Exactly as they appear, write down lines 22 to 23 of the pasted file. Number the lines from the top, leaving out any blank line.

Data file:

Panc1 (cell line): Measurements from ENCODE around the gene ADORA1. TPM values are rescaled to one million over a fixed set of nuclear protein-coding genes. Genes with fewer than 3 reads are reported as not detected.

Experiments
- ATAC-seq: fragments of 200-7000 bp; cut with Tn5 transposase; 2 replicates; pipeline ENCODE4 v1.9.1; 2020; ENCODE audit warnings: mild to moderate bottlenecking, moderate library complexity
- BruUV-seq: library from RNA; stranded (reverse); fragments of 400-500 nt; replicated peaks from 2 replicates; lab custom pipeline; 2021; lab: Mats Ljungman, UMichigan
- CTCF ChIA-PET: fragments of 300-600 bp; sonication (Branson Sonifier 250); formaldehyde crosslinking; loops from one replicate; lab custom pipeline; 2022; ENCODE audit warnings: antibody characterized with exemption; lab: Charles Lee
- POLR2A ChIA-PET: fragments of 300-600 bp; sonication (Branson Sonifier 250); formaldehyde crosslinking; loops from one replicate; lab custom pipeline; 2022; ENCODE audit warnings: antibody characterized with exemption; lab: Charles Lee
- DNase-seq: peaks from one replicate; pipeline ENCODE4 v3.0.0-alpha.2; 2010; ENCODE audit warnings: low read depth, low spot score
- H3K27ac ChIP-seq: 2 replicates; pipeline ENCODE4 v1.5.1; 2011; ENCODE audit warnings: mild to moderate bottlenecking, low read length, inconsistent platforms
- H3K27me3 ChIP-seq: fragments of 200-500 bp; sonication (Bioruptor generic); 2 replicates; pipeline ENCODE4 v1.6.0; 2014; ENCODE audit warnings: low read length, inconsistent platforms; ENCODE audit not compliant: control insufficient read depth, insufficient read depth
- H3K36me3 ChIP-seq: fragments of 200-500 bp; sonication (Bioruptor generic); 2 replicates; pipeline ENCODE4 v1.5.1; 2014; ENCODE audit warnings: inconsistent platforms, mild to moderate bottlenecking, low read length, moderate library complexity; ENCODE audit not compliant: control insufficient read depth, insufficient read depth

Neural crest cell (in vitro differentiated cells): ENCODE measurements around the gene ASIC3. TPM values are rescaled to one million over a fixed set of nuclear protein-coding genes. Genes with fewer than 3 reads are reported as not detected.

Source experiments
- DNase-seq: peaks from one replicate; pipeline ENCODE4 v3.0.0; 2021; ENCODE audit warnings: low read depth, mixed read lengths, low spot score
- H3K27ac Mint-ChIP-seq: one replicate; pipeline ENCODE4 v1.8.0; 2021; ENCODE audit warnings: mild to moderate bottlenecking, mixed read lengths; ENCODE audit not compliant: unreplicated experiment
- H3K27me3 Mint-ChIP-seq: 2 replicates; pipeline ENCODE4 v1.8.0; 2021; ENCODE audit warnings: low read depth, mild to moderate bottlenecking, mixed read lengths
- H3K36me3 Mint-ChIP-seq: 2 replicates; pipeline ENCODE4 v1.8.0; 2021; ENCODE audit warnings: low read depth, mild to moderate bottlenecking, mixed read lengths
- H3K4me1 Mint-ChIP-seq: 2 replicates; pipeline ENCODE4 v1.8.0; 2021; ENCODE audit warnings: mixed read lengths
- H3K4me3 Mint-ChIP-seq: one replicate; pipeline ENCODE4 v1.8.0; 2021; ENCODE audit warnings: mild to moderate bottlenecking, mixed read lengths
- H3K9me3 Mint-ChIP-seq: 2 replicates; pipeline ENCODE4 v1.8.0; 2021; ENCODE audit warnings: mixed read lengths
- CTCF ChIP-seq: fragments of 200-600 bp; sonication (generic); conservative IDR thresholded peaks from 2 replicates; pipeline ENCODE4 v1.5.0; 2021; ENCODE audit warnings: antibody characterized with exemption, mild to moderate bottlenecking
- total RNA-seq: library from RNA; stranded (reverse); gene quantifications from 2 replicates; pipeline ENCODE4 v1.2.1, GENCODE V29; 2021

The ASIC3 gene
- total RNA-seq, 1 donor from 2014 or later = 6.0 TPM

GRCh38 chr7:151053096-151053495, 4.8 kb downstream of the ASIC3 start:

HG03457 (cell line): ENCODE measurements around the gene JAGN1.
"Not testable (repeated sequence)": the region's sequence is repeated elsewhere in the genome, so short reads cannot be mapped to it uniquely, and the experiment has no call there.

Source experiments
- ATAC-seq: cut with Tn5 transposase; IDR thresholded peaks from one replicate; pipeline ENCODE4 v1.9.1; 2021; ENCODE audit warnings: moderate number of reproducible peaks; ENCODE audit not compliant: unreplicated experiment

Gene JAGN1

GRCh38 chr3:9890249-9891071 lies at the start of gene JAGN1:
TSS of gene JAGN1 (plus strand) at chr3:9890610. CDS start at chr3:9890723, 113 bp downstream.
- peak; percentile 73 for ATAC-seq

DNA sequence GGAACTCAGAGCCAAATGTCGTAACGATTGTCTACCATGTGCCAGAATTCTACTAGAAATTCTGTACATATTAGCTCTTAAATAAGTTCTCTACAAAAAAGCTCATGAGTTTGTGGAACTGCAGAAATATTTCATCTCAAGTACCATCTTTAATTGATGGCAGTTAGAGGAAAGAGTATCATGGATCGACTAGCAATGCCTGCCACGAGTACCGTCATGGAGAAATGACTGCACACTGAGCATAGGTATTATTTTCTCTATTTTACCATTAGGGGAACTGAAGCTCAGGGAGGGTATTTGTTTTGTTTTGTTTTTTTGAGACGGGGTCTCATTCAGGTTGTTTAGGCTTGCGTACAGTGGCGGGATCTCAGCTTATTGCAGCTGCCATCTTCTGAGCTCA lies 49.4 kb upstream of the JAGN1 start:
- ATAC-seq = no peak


The ASIC3 gene
- total RNA-seq, 1 donor from 2014 or later = 6.0 TPM